LONDON (Reuters) - Singer Ali Campbell is leaving the reggae band UB40 after selling tens of millions of records worldwide in a career spanning nearly 30 years, a spokesman for the group said on Friday.
Campbell will quit after performing his last concerts with the band next month in Australia, New Zealand and Uganda.
In separate statements, Campbell blamed “intolerable management difficulties,” while the band said the singer was keen to pursue his solo career.
“I have been deeply unhappy with administrative practices and with many decisions that have been made in recent years,” Campbell said. “Suffice to say I felt I had no other option but to resign from my band.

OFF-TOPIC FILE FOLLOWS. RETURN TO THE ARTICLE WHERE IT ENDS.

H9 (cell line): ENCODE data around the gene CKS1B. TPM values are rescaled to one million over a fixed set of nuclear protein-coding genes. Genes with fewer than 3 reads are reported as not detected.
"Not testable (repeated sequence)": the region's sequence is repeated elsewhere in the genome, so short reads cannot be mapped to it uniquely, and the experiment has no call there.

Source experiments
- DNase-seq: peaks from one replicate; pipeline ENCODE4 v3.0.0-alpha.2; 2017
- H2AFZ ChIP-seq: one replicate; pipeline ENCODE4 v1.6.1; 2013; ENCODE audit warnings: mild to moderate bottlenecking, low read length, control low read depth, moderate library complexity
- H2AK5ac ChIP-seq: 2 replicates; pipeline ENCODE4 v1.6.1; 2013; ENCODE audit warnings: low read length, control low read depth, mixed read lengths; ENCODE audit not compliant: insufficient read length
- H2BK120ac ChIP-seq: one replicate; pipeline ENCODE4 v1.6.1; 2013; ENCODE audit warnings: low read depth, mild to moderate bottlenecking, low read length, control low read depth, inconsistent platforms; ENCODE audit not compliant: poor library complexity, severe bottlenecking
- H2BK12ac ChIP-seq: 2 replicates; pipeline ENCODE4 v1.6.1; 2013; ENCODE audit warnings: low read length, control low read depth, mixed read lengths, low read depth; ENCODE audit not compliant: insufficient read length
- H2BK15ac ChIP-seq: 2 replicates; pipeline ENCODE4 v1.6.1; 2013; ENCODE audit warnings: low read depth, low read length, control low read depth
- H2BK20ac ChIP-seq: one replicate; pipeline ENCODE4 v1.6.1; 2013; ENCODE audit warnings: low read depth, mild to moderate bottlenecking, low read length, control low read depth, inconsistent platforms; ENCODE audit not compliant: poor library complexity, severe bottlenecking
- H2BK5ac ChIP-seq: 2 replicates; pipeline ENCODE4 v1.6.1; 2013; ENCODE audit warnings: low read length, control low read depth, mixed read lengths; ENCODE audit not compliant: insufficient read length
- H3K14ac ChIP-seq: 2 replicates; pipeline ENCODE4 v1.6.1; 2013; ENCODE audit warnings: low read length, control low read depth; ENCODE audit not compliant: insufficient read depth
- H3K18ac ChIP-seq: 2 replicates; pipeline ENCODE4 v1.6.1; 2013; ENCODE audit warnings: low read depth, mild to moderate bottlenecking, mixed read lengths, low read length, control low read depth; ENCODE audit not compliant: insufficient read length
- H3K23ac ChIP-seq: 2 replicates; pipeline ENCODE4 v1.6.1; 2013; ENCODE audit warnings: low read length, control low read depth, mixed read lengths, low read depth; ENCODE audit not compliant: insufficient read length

“This decision has not been taken lightly and has come as a result of a long, painful and agonizing thought process.” The remaining members of the group said they were saddened by Campbell’s decision.
A statement said: “They have been together for a long time and their relationship as band members and friends is almost like a marriage.”
The band was formed in the English Midlands during the economic slump of the late 1970s, taking their name from an official unemployment benefits form.
With their catchy mix of pop and reggae, the band went on to sell an estimated 70 million records, tour the world six times and top the UK singles chart three times.
In 1983, they enjoyed a number one hit around the world, including the United States, with a version of Neil Diamond’s song “Red Red Wine.”
Other hits include: “I Got You Babe,” “Cherry Oh Baby” and “Rat In Mi Kitchen.”
The rest of the group will continue to record and perform and no decision has been taken on replacing Campbell.